Because who doesn’t need a little C&C Music Factory on a Thursday??
Sometimes a book isn’t good or bad. Sometimes a book makes you go “hmmm” and think long and hard about what exactly you’ve just read. Though it can be frustrating to not feel completely sure about a book, I think there’s value in that, as in anything else.
This is one strange little book.
Rose is about to turn 9 when her mother bakes her favorite cake: lemon with chocolate frosting. Except the cake doesn’t taste like lemon or chocolate. It tastes like despair.
The Edelstein family is not all that strange up close. They are disconnected, surely. They are uncommunicative, certainly. But as Rose’s peculiar taste lingers, she learns more about each of them than she could ever possibly want, and that knowledge pushes her beyond them and separate from others as she reaches adolescence and grows into an adult.
Even then, she is unable to reconcile what she tastes with the people she knows and loves. Her brother is silent and withdrawn, working on a physics experiment and disappearing at times. Her mother, obsessed with Joseph’s well being, doesn’t see how much her daughter needs her, and Rose’s father tries but ultimately fails at bridging the gaps left in this odd family.
Originally, I thought this book would be very similar to Laura Esquivel’s Like Water for Chocolate, which I think is a bit of poetic genius at times. In that book, however, the main character’s emotions are cooked into the food she creates, thus affecting everyone who tastes it.
The Particular Sadness of Lemon Cake is quite opposite, and while I think the premise is really, really fascinating, the book sort of left me. The book I wanted to read was about Rose having this affliction, coming to terms with it in her own way, and either realizing she must do the same with her family or attempt to change her life. The book I read became more and more odd and muddled when Rose’s brother is not just disappearing from his apartment but apparently from the universe as well. Though there are hints to this effect as you read, the scenes where it is realized are creepy and really out there. While Rose’s odd taste certainly requires a temporary suspension of disbelief, Joseph’s skill is scientific. The two are at odds, so while I was cognizant of accepting one, I really couldn’t accept the other.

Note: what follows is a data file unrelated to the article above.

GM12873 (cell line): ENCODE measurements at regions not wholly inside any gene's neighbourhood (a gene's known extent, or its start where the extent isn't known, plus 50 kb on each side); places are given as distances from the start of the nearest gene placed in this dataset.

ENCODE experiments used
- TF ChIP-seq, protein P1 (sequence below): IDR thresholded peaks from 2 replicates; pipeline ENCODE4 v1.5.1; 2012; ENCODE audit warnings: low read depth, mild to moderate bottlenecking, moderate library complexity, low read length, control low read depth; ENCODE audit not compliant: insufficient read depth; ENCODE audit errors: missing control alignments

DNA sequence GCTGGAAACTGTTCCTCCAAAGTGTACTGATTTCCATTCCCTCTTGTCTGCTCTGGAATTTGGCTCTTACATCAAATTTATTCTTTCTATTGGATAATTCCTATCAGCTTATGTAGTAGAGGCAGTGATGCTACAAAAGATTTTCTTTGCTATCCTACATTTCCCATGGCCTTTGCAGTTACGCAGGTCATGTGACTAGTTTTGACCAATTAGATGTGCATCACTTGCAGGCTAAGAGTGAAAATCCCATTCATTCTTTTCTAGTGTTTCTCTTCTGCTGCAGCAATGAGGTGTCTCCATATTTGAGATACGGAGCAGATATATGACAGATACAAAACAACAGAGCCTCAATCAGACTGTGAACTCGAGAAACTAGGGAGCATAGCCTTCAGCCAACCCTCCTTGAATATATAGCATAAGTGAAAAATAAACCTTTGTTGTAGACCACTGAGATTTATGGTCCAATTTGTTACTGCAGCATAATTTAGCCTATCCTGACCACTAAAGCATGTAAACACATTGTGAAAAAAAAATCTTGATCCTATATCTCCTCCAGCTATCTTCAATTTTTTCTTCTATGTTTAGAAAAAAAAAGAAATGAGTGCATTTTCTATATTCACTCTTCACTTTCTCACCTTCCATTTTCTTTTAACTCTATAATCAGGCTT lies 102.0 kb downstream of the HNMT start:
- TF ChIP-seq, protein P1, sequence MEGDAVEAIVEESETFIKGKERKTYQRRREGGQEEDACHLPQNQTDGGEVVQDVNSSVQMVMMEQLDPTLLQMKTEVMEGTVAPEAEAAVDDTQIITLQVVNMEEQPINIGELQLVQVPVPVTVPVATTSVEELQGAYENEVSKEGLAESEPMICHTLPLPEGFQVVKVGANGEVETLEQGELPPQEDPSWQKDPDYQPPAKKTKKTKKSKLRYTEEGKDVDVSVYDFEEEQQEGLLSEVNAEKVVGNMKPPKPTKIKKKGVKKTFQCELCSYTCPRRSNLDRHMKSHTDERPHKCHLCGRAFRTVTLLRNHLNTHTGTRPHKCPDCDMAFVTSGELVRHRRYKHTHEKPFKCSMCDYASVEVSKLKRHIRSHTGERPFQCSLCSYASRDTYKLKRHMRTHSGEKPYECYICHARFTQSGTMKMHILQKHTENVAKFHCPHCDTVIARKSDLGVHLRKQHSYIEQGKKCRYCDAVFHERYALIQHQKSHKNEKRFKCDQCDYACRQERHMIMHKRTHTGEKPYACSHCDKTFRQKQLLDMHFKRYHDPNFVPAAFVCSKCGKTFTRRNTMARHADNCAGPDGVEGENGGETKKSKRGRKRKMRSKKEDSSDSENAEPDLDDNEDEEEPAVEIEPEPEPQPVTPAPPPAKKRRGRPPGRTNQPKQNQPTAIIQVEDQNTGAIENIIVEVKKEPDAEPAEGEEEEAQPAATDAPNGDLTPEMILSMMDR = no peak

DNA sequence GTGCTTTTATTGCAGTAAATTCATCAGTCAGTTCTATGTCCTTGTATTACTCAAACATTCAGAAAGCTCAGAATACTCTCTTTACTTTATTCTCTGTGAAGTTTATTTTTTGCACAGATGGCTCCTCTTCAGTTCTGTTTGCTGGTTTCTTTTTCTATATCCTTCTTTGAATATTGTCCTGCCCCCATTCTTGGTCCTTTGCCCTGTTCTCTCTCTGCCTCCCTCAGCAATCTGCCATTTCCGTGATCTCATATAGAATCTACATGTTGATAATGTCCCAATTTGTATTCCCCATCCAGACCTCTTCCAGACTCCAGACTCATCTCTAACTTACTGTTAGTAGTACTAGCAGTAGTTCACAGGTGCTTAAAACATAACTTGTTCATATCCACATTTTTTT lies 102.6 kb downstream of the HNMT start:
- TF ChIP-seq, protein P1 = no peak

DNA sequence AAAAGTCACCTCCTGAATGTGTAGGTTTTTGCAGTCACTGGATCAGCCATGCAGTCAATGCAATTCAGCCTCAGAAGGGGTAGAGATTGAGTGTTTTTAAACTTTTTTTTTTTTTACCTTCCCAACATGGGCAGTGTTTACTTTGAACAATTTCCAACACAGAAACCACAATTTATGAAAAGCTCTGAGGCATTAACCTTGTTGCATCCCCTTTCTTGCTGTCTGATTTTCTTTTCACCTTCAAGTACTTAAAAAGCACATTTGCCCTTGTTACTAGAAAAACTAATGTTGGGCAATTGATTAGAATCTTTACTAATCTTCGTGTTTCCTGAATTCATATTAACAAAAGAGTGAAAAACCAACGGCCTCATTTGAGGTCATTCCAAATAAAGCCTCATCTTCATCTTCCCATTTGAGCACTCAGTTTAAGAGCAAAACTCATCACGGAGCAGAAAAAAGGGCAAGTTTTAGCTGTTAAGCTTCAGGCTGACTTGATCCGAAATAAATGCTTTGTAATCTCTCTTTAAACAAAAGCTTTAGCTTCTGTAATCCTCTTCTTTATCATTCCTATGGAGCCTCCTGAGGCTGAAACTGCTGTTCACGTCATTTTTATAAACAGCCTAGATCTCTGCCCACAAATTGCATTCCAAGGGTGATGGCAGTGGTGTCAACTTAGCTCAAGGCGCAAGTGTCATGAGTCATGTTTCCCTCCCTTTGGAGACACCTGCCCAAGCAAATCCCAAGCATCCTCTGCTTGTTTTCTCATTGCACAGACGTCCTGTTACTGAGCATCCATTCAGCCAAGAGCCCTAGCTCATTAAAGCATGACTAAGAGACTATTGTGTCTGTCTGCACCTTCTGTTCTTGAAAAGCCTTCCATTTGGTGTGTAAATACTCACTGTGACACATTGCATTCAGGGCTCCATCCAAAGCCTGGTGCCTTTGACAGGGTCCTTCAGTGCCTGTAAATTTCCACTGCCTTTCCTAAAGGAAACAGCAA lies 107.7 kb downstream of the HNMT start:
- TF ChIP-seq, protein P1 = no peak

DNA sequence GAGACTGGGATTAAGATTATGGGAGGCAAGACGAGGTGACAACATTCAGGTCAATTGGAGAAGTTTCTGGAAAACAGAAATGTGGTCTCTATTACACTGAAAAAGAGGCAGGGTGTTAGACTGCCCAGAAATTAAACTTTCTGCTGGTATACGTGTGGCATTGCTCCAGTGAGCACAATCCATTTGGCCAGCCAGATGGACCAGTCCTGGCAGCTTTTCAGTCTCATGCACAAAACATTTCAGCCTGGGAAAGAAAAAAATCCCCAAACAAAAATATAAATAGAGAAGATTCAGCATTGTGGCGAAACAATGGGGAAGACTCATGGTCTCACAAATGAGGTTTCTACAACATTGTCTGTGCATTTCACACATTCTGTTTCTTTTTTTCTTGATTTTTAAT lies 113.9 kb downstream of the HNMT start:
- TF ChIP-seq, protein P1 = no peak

Bender is an incredibly talented writer, but I have to wonder if I just missed something or if the book really did end that much out in left field.
So this book made me go hmm, but not in an altogether bad way. The more I read, though, the more I wish there were elements of books that were left out or changed to make an odd book a truly great one.
Have you read this one? Or do you have any books that make you go hmmm?